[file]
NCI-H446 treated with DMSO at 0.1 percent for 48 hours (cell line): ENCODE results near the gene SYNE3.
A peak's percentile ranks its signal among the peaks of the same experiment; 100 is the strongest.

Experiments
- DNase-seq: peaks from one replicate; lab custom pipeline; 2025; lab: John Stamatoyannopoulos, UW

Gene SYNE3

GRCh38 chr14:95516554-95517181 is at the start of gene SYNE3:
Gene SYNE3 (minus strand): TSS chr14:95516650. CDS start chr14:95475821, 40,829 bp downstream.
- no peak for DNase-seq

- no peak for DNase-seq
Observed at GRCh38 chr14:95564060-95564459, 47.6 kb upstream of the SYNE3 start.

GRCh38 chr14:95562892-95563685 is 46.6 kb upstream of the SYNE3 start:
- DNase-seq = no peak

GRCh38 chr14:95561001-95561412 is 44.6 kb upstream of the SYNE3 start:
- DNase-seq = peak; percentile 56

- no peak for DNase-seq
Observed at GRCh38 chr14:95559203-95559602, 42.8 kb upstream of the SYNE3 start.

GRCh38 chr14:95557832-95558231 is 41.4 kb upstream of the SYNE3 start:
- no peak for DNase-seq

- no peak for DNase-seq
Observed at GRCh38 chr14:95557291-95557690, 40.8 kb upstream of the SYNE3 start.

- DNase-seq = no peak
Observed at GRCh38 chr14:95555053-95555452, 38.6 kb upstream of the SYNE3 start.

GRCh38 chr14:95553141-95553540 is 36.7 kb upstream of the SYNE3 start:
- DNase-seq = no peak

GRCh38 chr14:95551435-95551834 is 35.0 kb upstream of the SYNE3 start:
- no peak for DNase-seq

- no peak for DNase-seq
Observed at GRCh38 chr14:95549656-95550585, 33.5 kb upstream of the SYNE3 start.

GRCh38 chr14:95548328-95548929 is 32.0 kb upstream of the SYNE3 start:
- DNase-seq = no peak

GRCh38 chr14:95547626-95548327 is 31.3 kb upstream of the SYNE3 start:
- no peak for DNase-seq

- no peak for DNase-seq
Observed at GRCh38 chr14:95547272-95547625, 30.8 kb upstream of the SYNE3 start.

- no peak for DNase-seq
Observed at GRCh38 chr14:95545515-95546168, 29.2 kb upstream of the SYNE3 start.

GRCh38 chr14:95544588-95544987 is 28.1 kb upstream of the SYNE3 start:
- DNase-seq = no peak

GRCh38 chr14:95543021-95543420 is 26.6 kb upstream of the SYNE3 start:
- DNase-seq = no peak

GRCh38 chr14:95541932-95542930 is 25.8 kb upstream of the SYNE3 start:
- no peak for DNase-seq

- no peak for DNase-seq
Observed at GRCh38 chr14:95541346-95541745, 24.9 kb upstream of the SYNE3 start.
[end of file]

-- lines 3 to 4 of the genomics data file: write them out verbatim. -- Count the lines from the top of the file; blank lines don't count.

Experiments
- DNase-seq: peaks from one replicate; lab custom pipeline; 2025; lab: John Stamatoyannopoulos, UW